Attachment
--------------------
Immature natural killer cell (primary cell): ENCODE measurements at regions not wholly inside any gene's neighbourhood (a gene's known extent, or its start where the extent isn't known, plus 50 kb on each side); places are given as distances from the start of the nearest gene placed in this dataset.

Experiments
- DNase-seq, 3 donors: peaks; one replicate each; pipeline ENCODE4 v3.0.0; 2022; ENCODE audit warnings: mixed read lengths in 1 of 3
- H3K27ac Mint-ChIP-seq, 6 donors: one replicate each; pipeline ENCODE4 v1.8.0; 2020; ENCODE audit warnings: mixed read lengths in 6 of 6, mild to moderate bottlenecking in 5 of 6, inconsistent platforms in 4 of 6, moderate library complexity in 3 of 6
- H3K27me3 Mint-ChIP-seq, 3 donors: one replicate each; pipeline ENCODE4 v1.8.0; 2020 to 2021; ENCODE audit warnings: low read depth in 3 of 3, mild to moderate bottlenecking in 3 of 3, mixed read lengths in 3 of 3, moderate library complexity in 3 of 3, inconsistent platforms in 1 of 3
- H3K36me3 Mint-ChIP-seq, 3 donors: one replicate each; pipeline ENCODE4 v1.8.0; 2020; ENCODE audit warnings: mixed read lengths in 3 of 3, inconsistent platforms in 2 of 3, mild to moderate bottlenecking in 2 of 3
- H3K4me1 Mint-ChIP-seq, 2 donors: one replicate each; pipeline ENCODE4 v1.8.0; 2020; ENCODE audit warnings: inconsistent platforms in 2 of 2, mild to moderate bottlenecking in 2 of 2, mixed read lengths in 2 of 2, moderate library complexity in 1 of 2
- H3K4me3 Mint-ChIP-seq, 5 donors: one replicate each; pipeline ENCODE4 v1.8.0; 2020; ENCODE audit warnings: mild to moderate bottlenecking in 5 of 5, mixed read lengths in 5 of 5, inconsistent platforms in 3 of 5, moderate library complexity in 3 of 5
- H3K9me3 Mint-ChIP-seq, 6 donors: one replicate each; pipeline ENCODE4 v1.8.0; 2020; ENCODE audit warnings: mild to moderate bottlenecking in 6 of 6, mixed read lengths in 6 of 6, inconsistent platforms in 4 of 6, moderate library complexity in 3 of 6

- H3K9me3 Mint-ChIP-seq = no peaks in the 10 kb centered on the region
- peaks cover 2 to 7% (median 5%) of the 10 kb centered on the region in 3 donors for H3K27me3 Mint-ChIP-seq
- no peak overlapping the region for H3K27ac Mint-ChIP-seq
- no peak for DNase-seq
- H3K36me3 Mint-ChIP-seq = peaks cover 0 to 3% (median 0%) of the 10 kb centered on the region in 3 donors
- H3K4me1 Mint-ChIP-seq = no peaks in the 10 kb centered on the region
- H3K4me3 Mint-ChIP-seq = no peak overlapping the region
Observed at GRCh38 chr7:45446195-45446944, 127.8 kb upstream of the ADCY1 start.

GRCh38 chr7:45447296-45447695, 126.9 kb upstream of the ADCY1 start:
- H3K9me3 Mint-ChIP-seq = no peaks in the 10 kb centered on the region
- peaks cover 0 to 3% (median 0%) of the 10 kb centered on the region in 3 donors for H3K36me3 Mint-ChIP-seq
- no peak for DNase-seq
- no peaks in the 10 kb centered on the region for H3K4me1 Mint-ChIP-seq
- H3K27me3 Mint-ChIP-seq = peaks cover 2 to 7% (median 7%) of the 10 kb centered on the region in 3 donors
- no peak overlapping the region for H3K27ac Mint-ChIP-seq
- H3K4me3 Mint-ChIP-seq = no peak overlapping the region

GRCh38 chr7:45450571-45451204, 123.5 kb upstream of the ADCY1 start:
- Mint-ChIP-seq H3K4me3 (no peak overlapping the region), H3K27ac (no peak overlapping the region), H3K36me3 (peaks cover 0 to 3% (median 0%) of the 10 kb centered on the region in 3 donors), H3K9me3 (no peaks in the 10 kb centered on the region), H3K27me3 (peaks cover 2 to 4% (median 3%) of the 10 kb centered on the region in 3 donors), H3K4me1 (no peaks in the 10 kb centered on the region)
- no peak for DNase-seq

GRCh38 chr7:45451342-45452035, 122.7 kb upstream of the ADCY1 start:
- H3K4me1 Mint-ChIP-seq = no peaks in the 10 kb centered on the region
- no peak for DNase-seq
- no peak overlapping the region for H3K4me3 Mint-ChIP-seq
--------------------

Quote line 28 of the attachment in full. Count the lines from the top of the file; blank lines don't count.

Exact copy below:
- no peak for DNase-seq